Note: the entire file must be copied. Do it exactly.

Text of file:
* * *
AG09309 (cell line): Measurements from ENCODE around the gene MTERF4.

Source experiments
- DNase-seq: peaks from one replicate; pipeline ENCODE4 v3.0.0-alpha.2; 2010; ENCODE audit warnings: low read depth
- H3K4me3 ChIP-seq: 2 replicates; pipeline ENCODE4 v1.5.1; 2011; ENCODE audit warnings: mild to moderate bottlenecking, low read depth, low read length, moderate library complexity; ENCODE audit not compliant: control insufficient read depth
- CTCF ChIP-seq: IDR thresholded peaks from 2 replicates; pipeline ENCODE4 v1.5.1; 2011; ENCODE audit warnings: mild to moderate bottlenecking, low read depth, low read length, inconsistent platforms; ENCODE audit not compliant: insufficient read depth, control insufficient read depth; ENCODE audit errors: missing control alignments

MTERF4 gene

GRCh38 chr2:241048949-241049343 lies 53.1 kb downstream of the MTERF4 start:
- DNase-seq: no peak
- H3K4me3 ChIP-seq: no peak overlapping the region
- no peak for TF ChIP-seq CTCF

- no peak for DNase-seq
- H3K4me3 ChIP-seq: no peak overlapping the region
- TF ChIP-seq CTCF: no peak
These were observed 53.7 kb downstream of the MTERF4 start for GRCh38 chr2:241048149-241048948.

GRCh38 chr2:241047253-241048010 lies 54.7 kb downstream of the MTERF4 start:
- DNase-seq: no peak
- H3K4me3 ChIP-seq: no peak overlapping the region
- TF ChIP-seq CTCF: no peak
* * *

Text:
AG09309 (cell line): Measurements from ENCODE around the gene MTERF4.

Source experiments
- DNase-seq: peaks from one replicate; pipeline ENCODE4 v3.0.0-alpha.2; 2010; ENCODE audit warnings: low read depth
- H3K4me3 ChIP-seq: 2 replicates; pipeline ENCODE4 v1.5.1; 2011; ENCODE audit warnings: mild to moderate bottlenecking, low read depth, low read length, moderate library complexity; ENCODE audit not compliant: control insufficient read depth
- CTCF ChIP-seq: IDR thresholded peaks from 2 replicates; pipeline ENCODE4 v1.5.1; 2011; ENCODE audit warnings: mild to moderate bottlenecking, low read depth, low read length, inconsistent platforms; ENCODE audit not compliant: insufficient read depth, control insufficient read depth; ENCODE audit errors: missing control alignments

MTERF4 gene

GRCh38 chr2:241048949-241049343 lies 53.1 kb downstream of the MTERF4 start:
- DNase-seq: no peak
- H3K4me3 ChIP-seq: no peak overlapping the region
- no peak for TF ChIP-seq CTCF

- no peak for DNase-seq
- H3K4me3 ChIP-seq: no peak overlapping the region
- TF ChIP-seq CTCF: no peak
These were observed 53.7 kb downstream of the MTERF4 start for GRCh38 chr2:241048149-241048948.

GRCh38 chr2:241047253-241048010 lies 54.7 kb downstream of the MTERF4 start:
- DNase-seq: no peak
- H3K4me3 ChIP-seq: no peak overlapping the region
- TF ChIP-seq CTCF: no peak